"BITE ME, ALIEN BOY!"
--Catherine Tate (as Lauren Cooper) to David Tennant on this must-be-watched Comic Relief sketch
I've been thinking, fleetingly, about duos lately. And about what makes partnerships work. My own fannish life seems to have been surrounded by twosomes, generally writing or comedy ones, generally all male/male. And it got me thinking about what male/female TV duos there is out there that I enjoy. (Not many, it turned out. Because male/female duos are tricky. And I'll get to why in a minute.)
I have also been thinking about female role models. Which, having spent so much of my blogging time fangirling people from Russell Brand to Gerard Way to Ricky Gervais to Mark Gatiss to Damon Albarn, was about bloody time.
Late as always, Catherine Tate caught my eye when she was David Tennant’s sidekick on Doctor Who for a full series and there was something about that, about the two of them together, that got me. For one, she’s older than him, which isn’t just a rare thing for a female sidekick on Doctor Who, but is basically unheard of in the entire world of movie and television history. She’s also funnier than him. I mean, she doesn't always get the best lines on the show, but when she does, she shines. Added to that is the fact that he genuinely doesn’t seem to mind that she’s funnier than him, not on-screen and not off-screen. Again - not something that’s only rare for a British science fiction show about a 900 year old Time Lord.
And that is, of course, why they are one of my favourite boy-slash-friend-slash-girl-slash-friend television duo, right up behind Mulder and Scully. Because the thing about David Tennant - and why he's been widely considered the sexiest man on british TV for a number of years now - is his complete lack of Alpha Male-ness. Which is why he can be in a male/female, non-sexual duo with someone like Catherine Tate. All male/female television duos out there can sit up and start taking notes now: This is how you do it. (And, yet, none of you are.)
Because come on, we all know what m/f television duos are like, and why they never work, and why there always has to be that sexual side added to it because otherwise it would just be dulldulldull. We're not allowed to say it, as when Cissi Wallin criticized the eurovision presenters before they even had appeared on TV, but we all know. The television hosts and the crime show drama couples and the radio djs. We know what the template is. It's always the same. He's the goofy, funny one and she lets him play off her. He is the leading man. She, although generally more carefully styled to draw the audience's and the media's attention to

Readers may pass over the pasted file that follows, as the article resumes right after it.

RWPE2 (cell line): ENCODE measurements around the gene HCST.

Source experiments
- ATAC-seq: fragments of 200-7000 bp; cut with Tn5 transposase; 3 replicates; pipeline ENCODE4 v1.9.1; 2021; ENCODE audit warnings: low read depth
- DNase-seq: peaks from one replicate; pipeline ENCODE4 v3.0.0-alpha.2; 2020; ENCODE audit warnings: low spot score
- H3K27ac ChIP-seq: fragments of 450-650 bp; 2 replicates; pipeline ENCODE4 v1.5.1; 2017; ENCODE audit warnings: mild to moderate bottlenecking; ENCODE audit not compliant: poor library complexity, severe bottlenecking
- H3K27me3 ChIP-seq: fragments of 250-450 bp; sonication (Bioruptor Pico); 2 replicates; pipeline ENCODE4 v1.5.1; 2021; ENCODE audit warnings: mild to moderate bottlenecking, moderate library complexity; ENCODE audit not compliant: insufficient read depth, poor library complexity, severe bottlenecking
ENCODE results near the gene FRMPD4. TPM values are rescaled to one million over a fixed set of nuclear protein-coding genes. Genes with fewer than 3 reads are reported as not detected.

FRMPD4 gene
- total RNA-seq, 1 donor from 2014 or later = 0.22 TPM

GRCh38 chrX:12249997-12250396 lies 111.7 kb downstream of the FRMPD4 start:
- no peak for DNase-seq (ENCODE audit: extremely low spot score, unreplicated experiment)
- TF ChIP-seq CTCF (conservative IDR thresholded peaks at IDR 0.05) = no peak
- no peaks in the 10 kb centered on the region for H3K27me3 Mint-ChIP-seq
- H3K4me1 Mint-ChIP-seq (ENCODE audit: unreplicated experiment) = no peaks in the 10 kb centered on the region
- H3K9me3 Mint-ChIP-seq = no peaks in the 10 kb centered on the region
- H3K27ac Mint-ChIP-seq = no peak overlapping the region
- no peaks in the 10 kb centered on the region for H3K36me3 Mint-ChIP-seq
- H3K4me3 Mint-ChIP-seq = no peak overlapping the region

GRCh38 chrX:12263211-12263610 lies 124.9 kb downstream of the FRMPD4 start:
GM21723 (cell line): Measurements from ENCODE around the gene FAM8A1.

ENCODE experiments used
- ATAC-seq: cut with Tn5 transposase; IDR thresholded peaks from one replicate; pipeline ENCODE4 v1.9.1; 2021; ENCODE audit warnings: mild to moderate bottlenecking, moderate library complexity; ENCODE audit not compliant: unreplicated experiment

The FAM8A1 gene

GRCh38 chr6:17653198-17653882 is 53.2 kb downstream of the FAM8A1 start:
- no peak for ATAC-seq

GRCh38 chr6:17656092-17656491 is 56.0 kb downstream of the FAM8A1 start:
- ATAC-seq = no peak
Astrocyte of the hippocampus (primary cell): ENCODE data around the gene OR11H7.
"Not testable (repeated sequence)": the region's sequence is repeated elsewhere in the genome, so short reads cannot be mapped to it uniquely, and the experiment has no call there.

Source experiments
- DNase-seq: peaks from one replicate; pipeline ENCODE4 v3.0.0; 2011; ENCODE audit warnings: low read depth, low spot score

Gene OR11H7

It was evident on Doctor Who. It's evident on Comic Relief. And it's evident in all their joint interviews (they're currently doing Shakespeare together so there has been a lot of them recently).
There is an episode of Nevermind the Buzzcocks. I’ve been a big fan of the show for years, especially after Simon Amstell took over, but you can’t get away from the fact that when it comes to funny female panellists, it’s just as lacking as every other comedy panel show out there - from QI to Big Fat Quiz of the Year. So when Buzzcocks did a Doctor Who special with David Tennant as the host and Catherine Tate as one of the pannelists, it warmed a feminist heart to watch. Because she is the funniest one in it, no contest (oh, and so genuinely uneducated in Doctor Who trivia despite having been on it for a year, that Tennant at one point exclaims ”It’s like we’ve never met!”). And it’s also so clear that Tennant loves watching her do her thing, and that even though they made him the host, he has no problem taking a backseat and let her steal the show.
As a woman, rarely seeing women stealing the show on TV hurts your self confident in that area, and claiming that it has no profound effect on how women are viewed and view themselves is just silly, and kind of arrogant. And the fact that people, even male comedians themselves, today feel comfortable discussing "male humor" and "female humor" as two different things (even though this strangely accepted view on humor being gendered ironically produced the funniest SCIENCE FAIL ever!) is evidence of the biggest problem with the m/f duo template. And then they claim that men and women compete on equal terms, even though humor is something you develop, and obviously not on equal terms.
Catherine Tate: "What's it called…that thing…?”
Noel Fielding: ”Scifi?”
Catherine Tate: ”Yes!”
--Nevermind the Buzzcocks Doctor Who special